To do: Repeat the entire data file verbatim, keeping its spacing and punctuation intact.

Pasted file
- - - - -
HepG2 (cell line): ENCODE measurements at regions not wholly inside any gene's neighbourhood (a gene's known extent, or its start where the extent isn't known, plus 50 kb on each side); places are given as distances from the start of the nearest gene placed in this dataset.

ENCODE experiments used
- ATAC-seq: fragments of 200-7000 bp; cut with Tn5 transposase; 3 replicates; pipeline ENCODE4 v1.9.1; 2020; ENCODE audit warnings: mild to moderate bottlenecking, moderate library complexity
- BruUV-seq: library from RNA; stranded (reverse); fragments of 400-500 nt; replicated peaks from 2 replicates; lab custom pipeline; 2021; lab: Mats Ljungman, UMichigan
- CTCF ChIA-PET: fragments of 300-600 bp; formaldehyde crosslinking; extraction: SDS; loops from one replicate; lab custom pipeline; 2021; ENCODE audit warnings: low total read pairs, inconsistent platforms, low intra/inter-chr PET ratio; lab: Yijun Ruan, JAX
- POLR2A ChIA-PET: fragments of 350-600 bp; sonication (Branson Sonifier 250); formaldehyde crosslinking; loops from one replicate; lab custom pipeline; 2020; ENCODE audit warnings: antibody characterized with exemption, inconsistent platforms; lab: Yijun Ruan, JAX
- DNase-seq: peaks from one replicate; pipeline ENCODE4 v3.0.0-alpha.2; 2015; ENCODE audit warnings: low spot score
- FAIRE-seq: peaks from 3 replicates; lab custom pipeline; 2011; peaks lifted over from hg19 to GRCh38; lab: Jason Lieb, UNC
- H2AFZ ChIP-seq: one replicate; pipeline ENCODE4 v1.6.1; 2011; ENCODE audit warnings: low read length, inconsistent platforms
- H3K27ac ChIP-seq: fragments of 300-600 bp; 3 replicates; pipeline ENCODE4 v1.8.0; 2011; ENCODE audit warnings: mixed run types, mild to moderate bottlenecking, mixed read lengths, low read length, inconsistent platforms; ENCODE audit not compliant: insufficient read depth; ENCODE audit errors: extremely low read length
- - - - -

HepG2 (cell line): ENCODE measurements at regions not wholly inside any gene's neighbourhood (a gene's known extent, or its start where the extent isn't known, plus 50 kb on each side); places are given as distances from the start of the nearest gene placed in this dataset.

ENCODE experiments used
- ATAC-seq: fragments of 200-7000 bp; cut with Tn5 transposase; 3 replicates; pipeline ENCODE4 v1.9.1; 2020; ENCODE audit warnings: mild to moderate bottlenecking, moderate library complexity
- BruUV-seq: library from RNA; stranded (reverse); fragments of 400-500 nt; replicated peaks from 2 replicates; lab custom pipeline; 2021; lab: Mats Ljungman, UMichigan
- CTCF ChIA-PET: fragments of 300-600 bp; formaldehyde crosslinking; extraction: SDS; loops from one replicate; lab custom pipeline; 2021; ENCODE audit warnings: low total read pairs, inconsistent platforms, low intra/inter-chr PET ratio; lab: Yijun Ruan, JAX
- POLR2A ChIA-PET: fragments of 350-600 bp; sonication (Branson Sonifier 250); formaldehyde crosslinking; loops from one replicate; lab custom pipeline; 2020; ENCODE audit warnings: antibody characterized with exemption, inconsistent platforms; lab: Yijun Ruan, JAX
- DNase-seq: peaks from one replicate; pipeline ENCODE4 v3.0.0-alpha.2; 2015; ENCODE audit warnings: low spot score
- FAIRE-seq: peaks from 3 replicates; lab custom pipeline; 2011; peaks lifted over from hg19 to GRCh38; lab: Jason Lieb, UNC
- H2AFZ ChIP-seq: one replicate; pipeline ENCODE4 v1.6.1; 2011; ENCODE audit warnings: low read length, inconsistent platforms
- H3K27ac ChIP-seq: fragments of 300-600 bp; 3 replicates; pipeline ENCODE4 v1.8.0; 2011; ENCODE audit warnings: mixed run types, mild to moderate bottlenecking, mixed read lengths, low read length, inconsistent platforms; ENCODE audit not compliant: insufficient read depth; ENCODE audit errors: extremely low read length